Ratchet Wrenches and the Death of Sears

posted in: Mechanics Tools | 2

It used to be that Sears Craftsman was always the go to tool supplier for the hobbyist, but maybe not for much longer. I was reminded of this again today, when I found a need to purchase a new ratchet. Normally this would just be a trip to Sears, but you and I may not have that option soon. Sears Holding, the parent company of Sears and Kmart, is a dead man walking. I know this from following the financial news, and this death has been a long time coming, and for now they keep holding on while losing millions of dollars a year. That linked article tells of plans to license the Craftsman and Kenmore brands out to other retailers. The article speculates that this is a final step in selling the family jewels before going out of business (my words, not Forbes), and Forbes says it would be a good idea for Home Depot or Lowe’s to buy the Craftsman brand outright when Sears finally goes kaput. Pictures are worth a thousand words, so you tell me if Sears looks healthy to you.

SearsHolding

An Alternative to Craftsman

There are two alternatives to Craftsman for mechanic hand tools and they are Husky and Kobalt. Kobalt tools are available at Lowe’s and Husky at Home Depot. In my research I’ve not been able to find any significant differences between the three brands, and since I have an arrangement with Home Depot as an affiliate advertiser I’m going to focus on the Husky ratchet wrench. Disclosure: if you click through and buy something from Home Depot that I advertise or review, I get a very small commision from Home Depot to keep the lights on at Best Tools For Men. Plus for your convenience any online purchase can either be picked up at the store or shipped directly to you.

Ratchet Features

The features to look for in a ratchet wrench are fairly simple. The first one is grip comfort. The bar style grip is less comfortable than the rounded pipe style grip when applying a lot of force to tighten or untighten a bolt or nut. These three below have the rounded grip. The two functional features are tooth count on the ratchet head and swivel heads. These are 72 tooth heads which means you turn the ratchet about 5 degrees before the ratchet action catches again versus 100 tooth heads which gets the wrench turn down to 3 degrees before the ratchet action catches. This can be a big deal in very tight spaces, but the feature I’m find most useful is the swivel head. The 3/8ths and 1/2 inch drive ratchets below are 72 tooth swivel heads which I think is a nice trade-off.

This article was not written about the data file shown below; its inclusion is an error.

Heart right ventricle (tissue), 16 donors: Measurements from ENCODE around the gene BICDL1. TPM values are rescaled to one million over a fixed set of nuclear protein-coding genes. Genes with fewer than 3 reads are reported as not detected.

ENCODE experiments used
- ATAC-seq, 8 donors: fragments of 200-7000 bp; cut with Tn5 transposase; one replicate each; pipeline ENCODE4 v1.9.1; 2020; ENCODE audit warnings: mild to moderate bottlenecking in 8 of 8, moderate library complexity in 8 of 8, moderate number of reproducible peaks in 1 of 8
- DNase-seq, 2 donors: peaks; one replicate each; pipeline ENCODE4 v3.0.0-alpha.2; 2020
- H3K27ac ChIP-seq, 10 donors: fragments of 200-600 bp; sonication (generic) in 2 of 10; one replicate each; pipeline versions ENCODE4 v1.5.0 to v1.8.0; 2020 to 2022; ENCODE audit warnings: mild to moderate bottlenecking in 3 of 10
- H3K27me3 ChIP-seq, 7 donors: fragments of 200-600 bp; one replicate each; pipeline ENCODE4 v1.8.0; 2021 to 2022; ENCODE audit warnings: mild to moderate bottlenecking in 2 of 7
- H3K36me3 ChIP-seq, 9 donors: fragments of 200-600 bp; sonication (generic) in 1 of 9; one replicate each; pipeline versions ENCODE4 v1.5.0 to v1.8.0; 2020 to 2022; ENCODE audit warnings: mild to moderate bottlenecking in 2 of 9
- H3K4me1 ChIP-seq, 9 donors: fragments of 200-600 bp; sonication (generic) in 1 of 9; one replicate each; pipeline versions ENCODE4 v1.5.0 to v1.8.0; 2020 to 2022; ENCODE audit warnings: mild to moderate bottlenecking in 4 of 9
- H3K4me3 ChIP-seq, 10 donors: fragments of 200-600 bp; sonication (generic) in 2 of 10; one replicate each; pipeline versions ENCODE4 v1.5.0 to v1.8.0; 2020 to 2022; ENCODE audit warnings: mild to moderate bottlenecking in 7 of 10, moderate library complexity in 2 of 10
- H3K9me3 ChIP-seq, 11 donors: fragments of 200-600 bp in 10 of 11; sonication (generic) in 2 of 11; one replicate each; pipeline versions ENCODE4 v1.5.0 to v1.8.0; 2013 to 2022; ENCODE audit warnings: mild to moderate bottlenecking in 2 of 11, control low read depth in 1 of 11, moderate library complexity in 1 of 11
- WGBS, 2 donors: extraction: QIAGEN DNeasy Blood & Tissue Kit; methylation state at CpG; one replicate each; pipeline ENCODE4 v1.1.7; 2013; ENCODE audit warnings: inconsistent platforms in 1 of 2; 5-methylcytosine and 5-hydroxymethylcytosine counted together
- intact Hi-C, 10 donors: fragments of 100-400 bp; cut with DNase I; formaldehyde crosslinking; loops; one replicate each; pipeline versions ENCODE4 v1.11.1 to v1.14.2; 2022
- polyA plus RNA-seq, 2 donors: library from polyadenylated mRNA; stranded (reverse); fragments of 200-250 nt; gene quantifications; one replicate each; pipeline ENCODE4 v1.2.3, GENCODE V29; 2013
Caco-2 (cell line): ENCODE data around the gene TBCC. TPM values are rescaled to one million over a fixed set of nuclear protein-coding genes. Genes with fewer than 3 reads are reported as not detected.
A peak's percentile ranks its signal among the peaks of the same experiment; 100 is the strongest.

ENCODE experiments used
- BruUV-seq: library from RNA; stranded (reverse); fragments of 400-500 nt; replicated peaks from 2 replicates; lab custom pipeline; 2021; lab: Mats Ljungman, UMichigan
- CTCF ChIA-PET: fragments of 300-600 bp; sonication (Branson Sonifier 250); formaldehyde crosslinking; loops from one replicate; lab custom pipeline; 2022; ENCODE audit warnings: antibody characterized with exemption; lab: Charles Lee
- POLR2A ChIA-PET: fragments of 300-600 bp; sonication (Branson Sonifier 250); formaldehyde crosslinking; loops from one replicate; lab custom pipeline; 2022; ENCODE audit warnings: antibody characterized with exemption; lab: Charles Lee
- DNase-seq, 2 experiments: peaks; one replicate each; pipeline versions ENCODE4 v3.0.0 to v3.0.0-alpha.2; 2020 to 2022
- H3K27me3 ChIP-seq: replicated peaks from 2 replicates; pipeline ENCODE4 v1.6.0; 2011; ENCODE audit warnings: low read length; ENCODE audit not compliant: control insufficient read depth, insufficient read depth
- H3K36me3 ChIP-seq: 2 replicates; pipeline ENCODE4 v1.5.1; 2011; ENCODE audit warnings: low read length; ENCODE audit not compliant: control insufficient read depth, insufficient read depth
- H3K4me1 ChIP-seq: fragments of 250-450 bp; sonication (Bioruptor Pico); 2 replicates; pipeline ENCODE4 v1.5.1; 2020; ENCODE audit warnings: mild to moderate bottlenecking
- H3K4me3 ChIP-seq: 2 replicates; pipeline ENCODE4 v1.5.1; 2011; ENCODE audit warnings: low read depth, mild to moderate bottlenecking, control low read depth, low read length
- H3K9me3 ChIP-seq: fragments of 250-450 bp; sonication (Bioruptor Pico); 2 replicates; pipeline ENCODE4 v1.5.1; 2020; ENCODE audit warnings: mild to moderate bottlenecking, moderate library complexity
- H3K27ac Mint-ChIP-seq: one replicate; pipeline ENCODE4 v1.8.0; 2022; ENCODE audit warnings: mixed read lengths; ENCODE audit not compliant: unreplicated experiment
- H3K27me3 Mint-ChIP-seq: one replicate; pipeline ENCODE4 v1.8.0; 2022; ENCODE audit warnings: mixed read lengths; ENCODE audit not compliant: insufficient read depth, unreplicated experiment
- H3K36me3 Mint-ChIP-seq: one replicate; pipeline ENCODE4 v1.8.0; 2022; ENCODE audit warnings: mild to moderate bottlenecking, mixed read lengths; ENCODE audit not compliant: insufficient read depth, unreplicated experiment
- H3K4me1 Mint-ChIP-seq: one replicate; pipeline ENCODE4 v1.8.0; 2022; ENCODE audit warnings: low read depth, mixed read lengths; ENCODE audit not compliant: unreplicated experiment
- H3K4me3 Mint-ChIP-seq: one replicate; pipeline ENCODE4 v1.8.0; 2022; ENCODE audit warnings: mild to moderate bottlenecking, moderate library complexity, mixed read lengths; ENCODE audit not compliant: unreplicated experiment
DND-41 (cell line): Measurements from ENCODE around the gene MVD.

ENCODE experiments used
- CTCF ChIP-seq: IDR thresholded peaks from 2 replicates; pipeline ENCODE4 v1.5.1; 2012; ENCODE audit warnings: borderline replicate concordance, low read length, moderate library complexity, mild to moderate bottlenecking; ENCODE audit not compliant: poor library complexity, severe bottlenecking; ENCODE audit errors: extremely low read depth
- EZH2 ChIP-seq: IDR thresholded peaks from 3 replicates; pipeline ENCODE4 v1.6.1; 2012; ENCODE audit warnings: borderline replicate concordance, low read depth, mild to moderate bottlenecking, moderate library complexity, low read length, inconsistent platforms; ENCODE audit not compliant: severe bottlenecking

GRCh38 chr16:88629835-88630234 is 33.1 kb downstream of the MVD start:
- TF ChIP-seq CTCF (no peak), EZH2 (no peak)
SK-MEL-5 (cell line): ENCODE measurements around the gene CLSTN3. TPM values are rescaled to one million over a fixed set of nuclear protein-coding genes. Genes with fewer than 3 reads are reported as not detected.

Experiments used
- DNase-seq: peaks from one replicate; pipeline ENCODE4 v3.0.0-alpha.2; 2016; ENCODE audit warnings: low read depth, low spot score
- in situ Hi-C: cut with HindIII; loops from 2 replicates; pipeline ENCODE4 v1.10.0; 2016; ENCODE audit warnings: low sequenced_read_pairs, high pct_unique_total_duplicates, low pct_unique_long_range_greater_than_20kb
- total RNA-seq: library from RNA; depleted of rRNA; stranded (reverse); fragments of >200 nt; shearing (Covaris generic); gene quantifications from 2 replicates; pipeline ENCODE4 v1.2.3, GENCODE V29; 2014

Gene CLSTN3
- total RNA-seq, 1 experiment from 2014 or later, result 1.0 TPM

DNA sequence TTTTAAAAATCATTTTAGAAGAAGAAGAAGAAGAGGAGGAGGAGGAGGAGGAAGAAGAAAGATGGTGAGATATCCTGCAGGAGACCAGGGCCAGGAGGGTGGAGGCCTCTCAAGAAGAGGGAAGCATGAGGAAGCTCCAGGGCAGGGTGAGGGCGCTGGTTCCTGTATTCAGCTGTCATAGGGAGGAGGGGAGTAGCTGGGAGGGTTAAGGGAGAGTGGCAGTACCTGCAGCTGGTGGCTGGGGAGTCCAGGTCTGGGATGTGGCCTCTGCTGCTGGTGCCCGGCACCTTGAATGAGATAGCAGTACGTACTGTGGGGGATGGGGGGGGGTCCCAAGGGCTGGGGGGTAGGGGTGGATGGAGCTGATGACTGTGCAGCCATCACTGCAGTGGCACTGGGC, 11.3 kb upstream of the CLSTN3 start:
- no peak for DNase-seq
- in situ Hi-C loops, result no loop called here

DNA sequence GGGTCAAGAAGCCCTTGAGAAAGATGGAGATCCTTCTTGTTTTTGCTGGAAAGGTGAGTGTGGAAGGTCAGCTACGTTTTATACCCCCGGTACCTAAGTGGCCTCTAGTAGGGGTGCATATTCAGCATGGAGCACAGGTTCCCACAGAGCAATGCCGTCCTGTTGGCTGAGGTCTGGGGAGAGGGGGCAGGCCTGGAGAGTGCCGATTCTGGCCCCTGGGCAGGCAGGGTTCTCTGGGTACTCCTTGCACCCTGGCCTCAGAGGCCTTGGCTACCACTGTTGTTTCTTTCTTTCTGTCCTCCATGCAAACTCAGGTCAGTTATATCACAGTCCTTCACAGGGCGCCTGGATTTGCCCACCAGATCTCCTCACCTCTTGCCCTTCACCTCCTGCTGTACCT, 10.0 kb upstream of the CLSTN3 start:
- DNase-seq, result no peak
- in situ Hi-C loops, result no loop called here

Eating my own dog food

I actually bought these three ratchet wrenches below by linking through to Home Depot. I opted for in store pickup since I live close to a Home Depot. Total cost was just over $70. Really convenient. Just a tip, I bought all three and it opened three tabs, but in adding to my Home Depot cart, the final tab still showed all three items in the cart.

Husky 1/4 in. Full Polish 72 Tooth Ratchet

HuskyQuarterInchRatchet

Husky 3/8 in. Flex Head 72 Tooth Ratchet

HuskyThreeEightInchSwivelRatchet

Husky 1/2 in. Flex Head 72 Tooth Ratchet

HuskyOneHalfInchSwivelRatchet

If you use Husky or Kobalt hand tools let me know how you think they stack up against Craftsman in the comments below.

Follow up: Within about 90 minutes of ordering these ratchets online for in-store pickup, I received a text saying they were ready at the customer service counter. That was on a Monday morning so your experience may vary. Great service Home Depot!

2 Responses

  1. I still have my Dad’s Craftman ratchet set from the 60’s. Use them once in a while. I’m not sure what he paid for them in 1960’s dollars, but nothing new these days can compare. I’ve had good luck with the Kobalt tools and the price is always right.

    Don’t buy any ratchets except for light work from Horror Freight.

    • Yeah, you have to be picky about what you get at Horror Freight. Like you said, light use is the key qualifier.

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